Pemex: Chevron Looking at Mature Oilfields Off Mexico

Pemex: Chevron Looking at Mature Oilfields Off Mexico

HOUSTON - Chevron Corp. is interested in developing matured oilfields off the coast of Mexico that are part of state-run oil firm Petroleos Mexicanos's second contract auction, according to public documents posted by Pemex on its website.

Chevron's interest in the Arenque Block is likely to be seen as a positive sign in Mexico's efforts to bring major oil companies back to its oilfields after it introduced a new upstream contract last year. Some analysts have said luring oil majors was likely to be a challenge because contract terms for the blocks don't allow companies to book oil and gas reserves.

Pemex has had a monopoly on Mexico energy exploration and production segment since Mexico nationalized assets from oil international firms, including Chevron and Exxon Mobil Corp., in 1938.

The auction is the second that Pemex has held since introducing the new contract regime, which now allows private producers to develop Mexican oil fields for Pemex in exchange for a per-barrel fee. Pemex retains its constitutional ownership of all national oil and gas resources.

The Arenque Block, discovered in 1968, is located in the shallow waters of the Gulf of Mexico.

A Chevron spokesman said the company actively pursues new business opportunities globally, but declined to comment on any specific deal citing its policy.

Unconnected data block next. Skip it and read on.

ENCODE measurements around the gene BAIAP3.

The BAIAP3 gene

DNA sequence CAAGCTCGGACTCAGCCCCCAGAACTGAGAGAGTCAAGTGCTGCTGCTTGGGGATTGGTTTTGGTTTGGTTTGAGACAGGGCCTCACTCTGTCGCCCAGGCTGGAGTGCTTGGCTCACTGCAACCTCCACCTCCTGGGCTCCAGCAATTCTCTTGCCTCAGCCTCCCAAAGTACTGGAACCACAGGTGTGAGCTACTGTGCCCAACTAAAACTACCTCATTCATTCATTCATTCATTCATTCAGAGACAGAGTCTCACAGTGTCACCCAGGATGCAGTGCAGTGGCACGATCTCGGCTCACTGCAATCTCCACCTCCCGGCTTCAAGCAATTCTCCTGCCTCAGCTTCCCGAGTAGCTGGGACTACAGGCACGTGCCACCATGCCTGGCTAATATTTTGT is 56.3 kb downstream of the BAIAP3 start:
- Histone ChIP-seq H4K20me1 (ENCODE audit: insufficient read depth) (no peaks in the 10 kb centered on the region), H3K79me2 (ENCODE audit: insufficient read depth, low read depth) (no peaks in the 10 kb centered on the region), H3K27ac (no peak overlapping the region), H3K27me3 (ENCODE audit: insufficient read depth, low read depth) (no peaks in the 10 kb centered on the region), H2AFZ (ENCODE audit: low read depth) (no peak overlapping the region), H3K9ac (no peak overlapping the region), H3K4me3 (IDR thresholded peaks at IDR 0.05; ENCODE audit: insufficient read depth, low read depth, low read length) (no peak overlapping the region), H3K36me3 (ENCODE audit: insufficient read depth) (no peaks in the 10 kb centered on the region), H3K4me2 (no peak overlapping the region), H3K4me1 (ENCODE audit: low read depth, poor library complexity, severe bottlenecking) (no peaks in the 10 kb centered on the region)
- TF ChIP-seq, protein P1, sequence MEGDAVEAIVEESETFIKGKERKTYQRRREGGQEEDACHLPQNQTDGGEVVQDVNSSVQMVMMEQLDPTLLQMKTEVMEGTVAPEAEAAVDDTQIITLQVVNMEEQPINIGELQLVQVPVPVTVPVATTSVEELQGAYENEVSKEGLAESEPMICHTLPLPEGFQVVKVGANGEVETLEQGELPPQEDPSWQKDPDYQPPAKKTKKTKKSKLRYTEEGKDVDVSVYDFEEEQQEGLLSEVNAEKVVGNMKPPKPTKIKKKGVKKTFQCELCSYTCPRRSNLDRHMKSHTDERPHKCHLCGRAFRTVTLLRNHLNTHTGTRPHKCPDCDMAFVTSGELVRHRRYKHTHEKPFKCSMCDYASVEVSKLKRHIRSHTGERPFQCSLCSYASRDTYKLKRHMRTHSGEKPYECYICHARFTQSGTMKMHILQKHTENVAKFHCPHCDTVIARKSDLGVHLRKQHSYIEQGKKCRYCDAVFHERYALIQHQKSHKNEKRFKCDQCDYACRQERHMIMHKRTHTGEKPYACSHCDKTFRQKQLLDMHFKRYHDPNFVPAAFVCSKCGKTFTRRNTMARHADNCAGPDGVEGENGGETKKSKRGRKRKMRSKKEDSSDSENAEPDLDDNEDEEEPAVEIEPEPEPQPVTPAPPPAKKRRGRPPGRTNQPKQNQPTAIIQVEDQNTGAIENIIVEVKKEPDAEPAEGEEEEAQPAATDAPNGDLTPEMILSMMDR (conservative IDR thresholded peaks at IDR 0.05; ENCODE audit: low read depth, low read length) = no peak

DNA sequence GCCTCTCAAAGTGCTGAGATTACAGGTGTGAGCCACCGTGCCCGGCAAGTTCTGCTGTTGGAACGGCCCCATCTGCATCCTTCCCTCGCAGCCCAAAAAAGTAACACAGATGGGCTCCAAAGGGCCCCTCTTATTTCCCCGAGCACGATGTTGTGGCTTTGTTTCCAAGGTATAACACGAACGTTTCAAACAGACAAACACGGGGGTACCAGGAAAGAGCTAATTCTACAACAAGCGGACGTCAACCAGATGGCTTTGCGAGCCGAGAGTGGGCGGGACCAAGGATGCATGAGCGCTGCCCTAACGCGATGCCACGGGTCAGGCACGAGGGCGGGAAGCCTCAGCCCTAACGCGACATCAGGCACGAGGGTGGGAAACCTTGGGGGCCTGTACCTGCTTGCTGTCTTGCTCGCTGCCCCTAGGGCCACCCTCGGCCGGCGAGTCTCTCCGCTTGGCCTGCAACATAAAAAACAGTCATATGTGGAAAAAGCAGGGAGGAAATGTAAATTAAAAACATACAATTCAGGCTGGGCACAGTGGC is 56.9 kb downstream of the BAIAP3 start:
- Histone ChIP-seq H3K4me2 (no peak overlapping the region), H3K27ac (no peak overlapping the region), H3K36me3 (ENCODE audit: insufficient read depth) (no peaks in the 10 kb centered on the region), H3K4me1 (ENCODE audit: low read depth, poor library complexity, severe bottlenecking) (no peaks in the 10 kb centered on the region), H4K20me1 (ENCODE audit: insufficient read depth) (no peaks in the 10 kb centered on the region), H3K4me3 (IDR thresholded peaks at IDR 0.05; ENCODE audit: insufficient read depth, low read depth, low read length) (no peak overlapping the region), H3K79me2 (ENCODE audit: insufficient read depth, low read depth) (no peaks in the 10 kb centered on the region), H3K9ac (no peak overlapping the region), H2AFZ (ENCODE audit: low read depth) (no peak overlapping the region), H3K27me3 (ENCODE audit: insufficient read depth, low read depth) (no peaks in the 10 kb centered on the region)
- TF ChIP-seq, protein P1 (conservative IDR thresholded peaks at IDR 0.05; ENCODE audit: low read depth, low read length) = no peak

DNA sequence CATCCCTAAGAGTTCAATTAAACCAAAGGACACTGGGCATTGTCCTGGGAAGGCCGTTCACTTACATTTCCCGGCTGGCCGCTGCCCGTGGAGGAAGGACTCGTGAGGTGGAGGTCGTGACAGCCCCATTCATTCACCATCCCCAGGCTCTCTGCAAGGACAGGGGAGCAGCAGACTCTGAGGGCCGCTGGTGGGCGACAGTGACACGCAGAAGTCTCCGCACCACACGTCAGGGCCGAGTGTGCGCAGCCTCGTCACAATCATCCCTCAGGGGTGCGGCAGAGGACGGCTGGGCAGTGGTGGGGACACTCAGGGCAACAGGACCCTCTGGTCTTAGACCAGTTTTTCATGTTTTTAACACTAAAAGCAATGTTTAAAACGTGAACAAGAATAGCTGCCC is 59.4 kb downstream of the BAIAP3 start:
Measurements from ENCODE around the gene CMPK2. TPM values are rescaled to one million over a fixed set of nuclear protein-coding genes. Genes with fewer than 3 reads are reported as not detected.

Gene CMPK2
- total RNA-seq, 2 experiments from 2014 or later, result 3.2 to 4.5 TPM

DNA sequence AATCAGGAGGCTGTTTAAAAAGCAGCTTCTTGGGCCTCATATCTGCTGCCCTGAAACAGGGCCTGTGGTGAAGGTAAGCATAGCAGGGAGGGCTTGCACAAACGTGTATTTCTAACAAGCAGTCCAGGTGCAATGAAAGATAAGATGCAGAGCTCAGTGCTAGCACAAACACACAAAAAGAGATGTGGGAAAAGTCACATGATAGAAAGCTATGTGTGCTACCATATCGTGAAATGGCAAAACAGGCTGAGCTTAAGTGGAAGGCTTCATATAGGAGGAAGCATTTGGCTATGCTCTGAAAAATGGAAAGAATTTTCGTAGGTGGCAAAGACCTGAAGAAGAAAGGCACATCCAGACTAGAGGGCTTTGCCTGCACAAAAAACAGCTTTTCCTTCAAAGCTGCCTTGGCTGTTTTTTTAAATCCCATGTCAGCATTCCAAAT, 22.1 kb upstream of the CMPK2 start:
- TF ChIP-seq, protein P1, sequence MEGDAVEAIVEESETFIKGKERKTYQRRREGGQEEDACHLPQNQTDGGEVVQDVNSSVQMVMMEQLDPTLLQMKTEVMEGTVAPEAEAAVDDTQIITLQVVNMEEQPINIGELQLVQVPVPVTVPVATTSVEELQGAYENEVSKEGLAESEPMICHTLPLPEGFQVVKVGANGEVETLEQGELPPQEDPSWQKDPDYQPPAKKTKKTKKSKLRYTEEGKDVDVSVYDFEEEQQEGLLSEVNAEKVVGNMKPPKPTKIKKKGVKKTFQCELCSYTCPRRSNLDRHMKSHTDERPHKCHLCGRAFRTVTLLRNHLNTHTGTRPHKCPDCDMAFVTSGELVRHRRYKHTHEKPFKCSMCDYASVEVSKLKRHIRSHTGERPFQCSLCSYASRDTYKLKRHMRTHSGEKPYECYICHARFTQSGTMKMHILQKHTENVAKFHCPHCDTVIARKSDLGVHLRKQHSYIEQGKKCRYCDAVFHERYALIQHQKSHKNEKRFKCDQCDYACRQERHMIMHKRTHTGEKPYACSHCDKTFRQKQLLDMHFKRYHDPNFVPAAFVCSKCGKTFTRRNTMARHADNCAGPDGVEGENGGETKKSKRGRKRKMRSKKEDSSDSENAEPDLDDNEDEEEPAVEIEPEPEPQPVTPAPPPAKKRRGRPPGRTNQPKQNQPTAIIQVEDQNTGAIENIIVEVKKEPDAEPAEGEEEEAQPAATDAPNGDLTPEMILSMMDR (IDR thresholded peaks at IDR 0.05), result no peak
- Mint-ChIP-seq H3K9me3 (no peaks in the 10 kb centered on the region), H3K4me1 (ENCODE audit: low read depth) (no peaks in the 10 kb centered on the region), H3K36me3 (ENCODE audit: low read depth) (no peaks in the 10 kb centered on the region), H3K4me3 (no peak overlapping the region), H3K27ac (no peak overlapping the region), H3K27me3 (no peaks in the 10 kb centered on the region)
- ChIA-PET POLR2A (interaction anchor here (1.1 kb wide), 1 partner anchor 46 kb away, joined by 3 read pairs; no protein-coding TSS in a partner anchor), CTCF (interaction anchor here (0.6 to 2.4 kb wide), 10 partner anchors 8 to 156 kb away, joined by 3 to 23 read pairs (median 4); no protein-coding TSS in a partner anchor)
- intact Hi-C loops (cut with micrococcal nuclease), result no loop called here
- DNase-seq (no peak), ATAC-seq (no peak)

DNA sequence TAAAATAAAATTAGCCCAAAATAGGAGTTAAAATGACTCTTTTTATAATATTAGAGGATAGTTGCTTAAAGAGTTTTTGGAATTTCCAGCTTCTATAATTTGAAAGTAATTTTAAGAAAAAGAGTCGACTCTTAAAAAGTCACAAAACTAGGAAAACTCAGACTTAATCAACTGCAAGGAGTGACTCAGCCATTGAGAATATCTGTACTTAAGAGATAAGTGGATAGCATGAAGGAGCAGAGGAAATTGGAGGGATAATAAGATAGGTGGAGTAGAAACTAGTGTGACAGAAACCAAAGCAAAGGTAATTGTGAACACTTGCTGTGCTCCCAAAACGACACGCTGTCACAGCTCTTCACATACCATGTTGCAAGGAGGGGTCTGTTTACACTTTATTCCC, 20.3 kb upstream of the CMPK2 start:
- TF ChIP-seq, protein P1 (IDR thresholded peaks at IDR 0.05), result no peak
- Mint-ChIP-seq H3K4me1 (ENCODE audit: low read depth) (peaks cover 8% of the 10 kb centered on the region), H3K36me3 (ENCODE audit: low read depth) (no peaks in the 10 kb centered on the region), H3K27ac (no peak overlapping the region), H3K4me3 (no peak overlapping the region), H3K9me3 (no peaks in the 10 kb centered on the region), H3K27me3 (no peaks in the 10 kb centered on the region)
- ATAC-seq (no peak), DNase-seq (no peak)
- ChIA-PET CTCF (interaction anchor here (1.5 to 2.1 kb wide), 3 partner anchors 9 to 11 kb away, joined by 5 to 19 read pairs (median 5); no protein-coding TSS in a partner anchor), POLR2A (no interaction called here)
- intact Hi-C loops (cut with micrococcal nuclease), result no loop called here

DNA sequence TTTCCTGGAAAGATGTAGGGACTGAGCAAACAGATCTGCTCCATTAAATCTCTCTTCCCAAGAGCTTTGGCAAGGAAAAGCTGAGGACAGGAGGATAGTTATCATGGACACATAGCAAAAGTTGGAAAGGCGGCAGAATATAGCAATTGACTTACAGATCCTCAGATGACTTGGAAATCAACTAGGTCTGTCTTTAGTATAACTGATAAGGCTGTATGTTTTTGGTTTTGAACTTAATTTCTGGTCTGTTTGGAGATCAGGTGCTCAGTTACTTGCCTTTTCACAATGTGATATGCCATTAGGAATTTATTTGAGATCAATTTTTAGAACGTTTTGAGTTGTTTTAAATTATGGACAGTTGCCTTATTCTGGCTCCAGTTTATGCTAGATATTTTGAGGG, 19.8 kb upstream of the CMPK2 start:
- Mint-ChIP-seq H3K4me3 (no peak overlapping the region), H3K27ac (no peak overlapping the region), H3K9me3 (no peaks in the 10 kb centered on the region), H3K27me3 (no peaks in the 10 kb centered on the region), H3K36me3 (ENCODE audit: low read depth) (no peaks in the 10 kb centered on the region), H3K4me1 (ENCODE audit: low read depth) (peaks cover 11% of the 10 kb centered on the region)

Pemex will decide who gets to continue on technical merits on June 6 and reveal their economic offers on June 19. A total of 23 companies has presented a technical proposals, according to the documents. Decisions on the new regime could change as Mexico elects a new president on July 1, and a new Congress. The two presidential front-runners have sharply different views on private participation in Pemex. Enrique Pena Nieto of the centrist Institutional Revolutionary Party favors more Pemex reforms and Andres Manuel Lopez Obrador of the Party of the Democratic Revolution opposes them.

Copyright (c) 2012 Dow Jones & Company, Inc.

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Charles Clark | Jun. 8, 2012
In the case of chevron doing any kind of work in Mexico, it will be done in pemex fashion, and done with Mexican workers. They will not allow for any out side workers,unless temporary, to work and extract money to go to any other country. And I will add, what will take 1 person to do a job, pemex will put 4 to 1. And what the one person salary is will be split between the 4 workers. How I know this you ask? I have worked as an OIM in Mexico due to no mexican OIMs available for the last 10 years.

angel guilarte | Jun. 4, 2012
I think Pemex is taking the right direction on exploration and producing fields which are located offshore. These activities are really expensive and Mexico is short of cash. No other way to go.


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